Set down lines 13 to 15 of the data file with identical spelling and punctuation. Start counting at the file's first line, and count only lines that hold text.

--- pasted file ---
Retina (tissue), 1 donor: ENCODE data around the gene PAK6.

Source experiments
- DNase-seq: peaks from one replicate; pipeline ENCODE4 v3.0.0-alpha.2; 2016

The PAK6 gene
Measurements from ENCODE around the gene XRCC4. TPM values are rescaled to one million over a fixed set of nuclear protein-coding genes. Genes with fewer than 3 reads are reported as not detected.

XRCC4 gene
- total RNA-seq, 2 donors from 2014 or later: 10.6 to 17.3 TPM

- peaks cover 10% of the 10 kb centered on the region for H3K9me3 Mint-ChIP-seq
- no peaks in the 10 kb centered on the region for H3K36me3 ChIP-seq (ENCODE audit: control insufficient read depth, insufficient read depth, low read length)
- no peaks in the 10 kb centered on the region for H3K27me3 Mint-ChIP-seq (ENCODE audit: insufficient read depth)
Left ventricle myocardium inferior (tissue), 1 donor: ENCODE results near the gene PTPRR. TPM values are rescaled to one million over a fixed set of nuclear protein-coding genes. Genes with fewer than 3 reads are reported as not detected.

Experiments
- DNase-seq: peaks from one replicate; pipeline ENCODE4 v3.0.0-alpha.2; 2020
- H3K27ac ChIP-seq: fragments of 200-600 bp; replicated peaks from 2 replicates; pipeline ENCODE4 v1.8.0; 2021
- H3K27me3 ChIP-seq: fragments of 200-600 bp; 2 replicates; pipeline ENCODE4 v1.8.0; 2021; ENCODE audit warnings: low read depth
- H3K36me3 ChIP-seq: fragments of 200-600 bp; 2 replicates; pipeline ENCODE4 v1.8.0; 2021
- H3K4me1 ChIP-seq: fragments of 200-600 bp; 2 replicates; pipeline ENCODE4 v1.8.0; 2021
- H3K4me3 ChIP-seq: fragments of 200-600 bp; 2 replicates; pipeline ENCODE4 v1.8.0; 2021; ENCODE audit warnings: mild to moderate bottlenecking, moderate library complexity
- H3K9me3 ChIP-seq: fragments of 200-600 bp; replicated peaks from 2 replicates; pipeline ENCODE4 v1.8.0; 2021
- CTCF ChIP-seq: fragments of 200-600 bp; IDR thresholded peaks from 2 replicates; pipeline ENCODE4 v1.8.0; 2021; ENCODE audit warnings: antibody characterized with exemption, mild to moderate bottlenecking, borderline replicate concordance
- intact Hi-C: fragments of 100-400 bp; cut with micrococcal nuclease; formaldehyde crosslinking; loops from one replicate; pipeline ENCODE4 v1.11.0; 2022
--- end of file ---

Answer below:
- DNase-seq: peaks from one replicate; pipeline ENCODE4 v3.0.0-alpha.2; 2020
- H3K27ac ChIP-seq: fragments of 200-600 bp; replicated peaks from 2 replicates; pipeline ENCODE4 v1.8.0; 2021
- H3K27me3 ChIP-seq: fragments of 200-600 bp; 2 replicates; pipeline ENCODE4 v1.8.0; 2021; ENCODE audit warnings: low read depth